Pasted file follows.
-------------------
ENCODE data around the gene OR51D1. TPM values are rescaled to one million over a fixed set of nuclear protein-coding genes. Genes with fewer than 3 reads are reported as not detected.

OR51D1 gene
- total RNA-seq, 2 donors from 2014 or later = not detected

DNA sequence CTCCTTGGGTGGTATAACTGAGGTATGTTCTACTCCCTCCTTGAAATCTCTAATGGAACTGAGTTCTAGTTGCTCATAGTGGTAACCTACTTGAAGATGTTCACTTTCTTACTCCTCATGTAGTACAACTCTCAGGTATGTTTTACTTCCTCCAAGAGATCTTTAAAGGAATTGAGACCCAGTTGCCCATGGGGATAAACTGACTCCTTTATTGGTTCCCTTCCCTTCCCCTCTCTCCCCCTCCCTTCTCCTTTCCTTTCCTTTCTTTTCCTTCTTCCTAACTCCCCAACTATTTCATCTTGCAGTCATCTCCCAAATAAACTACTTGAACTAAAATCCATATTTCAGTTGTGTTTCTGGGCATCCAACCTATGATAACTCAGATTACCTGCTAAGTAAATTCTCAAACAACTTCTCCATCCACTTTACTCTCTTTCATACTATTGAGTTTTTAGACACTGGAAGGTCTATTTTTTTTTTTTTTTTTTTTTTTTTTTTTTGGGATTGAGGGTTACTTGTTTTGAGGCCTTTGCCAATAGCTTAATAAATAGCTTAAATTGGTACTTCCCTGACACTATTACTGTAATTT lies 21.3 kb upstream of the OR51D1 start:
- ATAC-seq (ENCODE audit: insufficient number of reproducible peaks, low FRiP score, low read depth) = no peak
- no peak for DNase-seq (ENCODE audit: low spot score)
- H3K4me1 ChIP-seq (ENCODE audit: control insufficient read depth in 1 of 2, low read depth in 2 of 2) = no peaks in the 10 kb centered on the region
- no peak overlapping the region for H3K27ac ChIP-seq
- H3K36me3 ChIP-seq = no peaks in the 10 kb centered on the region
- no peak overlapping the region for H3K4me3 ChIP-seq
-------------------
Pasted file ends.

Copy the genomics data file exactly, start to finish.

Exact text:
ENCODE data around the gene OR51D1. TPM values are rescaled to one million over a fixed set of nuclear protein-coding genes. Genes with fewer than 3 reads are reported as not detected.

OR51D1 gene
- total RNA-seq, 2 donors from 2014 or later = not detected

DNA sequence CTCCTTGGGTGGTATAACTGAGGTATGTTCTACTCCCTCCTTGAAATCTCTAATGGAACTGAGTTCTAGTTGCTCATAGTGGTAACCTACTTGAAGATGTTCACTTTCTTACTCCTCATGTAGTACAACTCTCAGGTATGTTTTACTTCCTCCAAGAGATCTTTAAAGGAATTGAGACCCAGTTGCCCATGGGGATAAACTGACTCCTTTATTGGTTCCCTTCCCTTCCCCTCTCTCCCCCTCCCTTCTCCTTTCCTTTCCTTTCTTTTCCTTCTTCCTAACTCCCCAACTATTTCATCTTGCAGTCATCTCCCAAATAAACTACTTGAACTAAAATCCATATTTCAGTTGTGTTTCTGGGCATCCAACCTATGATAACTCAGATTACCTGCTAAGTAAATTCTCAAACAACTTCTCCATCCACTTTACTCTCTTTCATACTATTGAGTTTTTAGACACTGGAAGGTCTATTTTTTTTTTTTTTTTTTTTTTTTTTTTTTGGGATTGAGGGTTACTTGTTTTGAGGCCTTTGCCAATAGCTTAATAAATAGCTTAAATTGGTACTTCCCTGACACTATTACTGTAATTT lies 21.3 kb upstream of the OR51D1 start:
- ATAC-seq (ENCODE audit: insufficient number of reproducible peaks, low FRiP score, low read depth) = no peak
- no peak for DNase-seq (ENCODE audit: low spot score)
- H3K4me1 ChIP-seq (ENCODE audit: control insufficient read depth in 1 of 2, low read depth in 2 of 2) = no peaks in the 10 kb centered on the region
- no peak overlapping the region for H3K27ac ChIP-seq
- H3K36me3 ChIP-seq = no peaks in the 10 kb centered on the region
- no peak overlapping the region for H3K4me3 ChIP-seq